Whether you’re an avid coffee drinker or not, not learning a little about coffee when traveling to Boquete, Panama is unacceptable. Boquete is said to have the best coffee in the world, not to mention the best coffee farm tour sponsored by Richard from Finca Dos Jefes. In the region you can find the world renowned Gesha (not Geisha) beans, the highest rated coffee in the world according to the Coffee Grower’s Association! And, it will only cost you between $300-400 a pound. During the tour you’ll learn more about this and others coffee facts.
Rich, your tour guide starts by picking you up from your hotel. As you go through Volcan Baru Road, you will pass by other coffee farms and get an explanation about the different coffee operations and how the micro-climates of Boquete impact the growth of coffee in the area. For example, there are 3 considerations needed when growing Gesha beans- altitude, precepiations and an Eastern facing slope. Gesha beans are not Japanese, they’re actually Ethophian in origin. You’ll need an altitude of 1500 meters and at least 200 inches of rain, on an eastern facing slope, for these beans to grow,
Once you get to the farm Rich stops at the gate where he proudly shows you the home of the coffee farmers he has hired. You will then hear more about the economics and ethics behind the coffee industry which will likely be an eye opener for you if you happen to be a avid Starbucks drinker. The conditions for the majority of the labor that goes into growing and picking coffee beans is absurd. While there are major corporations benefiting from the hard labor and work of these coffee workers; education, health care, living conditions, and wages should be of concern to consumers. Considering, this is the second largest commodity sold (only behind oil) there should be some opportunity for the little guy to make it out of the vicious cycle of poverty.
Once you hear about this and are feeling bad thinking about your own coffee habits Rich will sit you down in your small group (usually around 6-8 people on the tour) and give you more background about the industry. You’ll learn about the two types of sellers- quality sellers and quantity sellers and get to know the difference between the two. If you’re drinking that 3-in-1 mix you’re getting robust coffee which will usually be half the quality and half the price of Arabica coffee. Arabica coffee will be grown in higher elevation, have less insects eating away at it as a result and be of better quality. It will also cost a bit more.
The entire process from seed to drink is fascinating from the growth periods to the chemicals used or not used during harvesting. The details that go into creating that cup of joe is astounding. The moisture level of beans need to be at 11% after drying, the roasting should be done at a specific temperature with the same sized beans, even the storage matters. And a very important tip we learned, you can keep beans in the freezer but not coffee grounds.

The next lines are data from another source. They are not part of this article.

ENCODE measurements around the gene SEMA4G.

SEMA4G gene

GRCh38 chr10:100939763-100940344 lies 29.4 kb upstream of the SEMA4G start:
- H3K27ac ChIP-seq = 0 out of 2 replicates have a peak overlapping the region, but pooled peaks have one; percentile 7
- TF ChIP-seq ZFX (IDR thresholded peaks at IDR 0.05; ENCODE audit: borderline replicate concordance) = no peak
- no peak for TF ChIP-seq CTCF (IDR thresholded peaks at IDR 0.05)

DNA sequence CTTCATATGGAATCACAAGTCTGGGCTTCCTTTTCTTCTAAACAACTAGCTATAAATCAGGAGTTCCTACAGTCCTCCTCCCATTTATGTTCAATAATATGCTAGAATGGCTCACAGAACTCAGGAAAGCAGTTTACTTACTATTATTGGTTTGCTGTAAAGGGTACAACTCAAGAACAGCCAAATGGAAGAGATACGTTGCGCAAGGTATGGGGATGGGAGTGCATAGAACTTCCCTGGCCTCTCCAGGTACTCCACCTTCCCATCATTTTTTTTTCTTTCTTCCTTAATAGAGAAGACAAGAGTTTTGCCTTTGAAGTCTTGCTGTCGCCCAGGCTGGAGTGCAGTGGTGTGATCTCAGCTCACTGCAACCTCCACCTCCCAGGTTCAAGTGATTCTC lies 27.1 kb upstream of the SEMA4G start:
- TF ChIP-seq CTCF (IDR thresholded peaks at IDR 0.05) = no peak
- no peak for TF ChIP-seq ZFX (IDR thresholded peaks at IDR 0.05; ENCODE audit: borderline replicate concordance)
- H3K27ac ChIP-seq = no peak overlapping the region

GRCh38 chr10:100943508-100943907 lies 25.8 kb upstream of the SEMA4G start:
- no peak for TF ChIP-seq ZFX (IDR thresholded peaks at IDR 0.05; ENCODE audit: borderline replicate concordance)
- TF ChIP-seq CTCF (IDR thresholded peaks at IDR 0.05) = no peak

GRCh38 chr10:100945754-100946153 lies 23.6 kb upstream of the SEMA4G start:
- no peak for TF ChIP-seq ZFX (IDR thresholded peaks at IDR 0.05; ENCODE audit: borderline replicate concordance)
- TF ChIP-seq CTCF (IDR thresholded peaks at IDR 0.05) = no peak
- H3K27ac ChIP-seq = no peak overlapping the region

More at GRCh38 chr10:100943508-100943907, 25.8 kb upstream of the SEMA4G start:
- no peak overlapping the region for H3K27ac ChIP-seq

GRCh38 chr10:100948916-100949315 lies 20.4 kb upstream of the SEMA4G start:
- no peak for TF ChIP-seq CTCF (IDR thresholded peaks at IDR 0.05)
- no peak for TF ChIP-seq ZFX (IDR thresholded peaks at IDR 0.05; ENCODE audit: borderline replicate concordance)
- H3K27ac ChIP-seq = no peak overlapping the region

The evaluation process based on the coffee grower’s assocation is quite detailed as well. During the tour you’ll learn about the job of a Cupper (a coffee taster/evaluator). Of course there are the things the average coffee drinker might consider such as roast and color, aroma, and taste. But the attributes evaluated that you may not know about include acidity, balance, defects such as taints in a cup, and aftertase and sweetness. Got some coffee stains in that cup? That’s Folgers in your cup.
During this entire learning process you’ll be walking through the farm, show some of the living standards of coffee workers, have the opportunity to try more coffee than you’ll need to get you through the day, and do your own evaluation of at least two different roasts. We we’re able to have a couple cups of a medium roast and a dark roast. Included in the $30 you pay for the tour you get a bag of freshly roasted beans to take home with you. Don’t ask Rich to grind the entire bag for you, he’s obsessed about freshness and may lecture you about it.
We found Rich’s story about how he became an accidental coffee farmer owner fascinating. To create fair trade coffee and give livable wages to the laborers would be a daunting task for anybody even those with a business background and entrepreneurial spirit but the owners of Dos Jefes have managed to do so. We are happy to say that this has been our best coffee date and have been privileged to meet and spend extra time with Rich over drinks. Don’t believe us come out to the farm, the first rounds on them!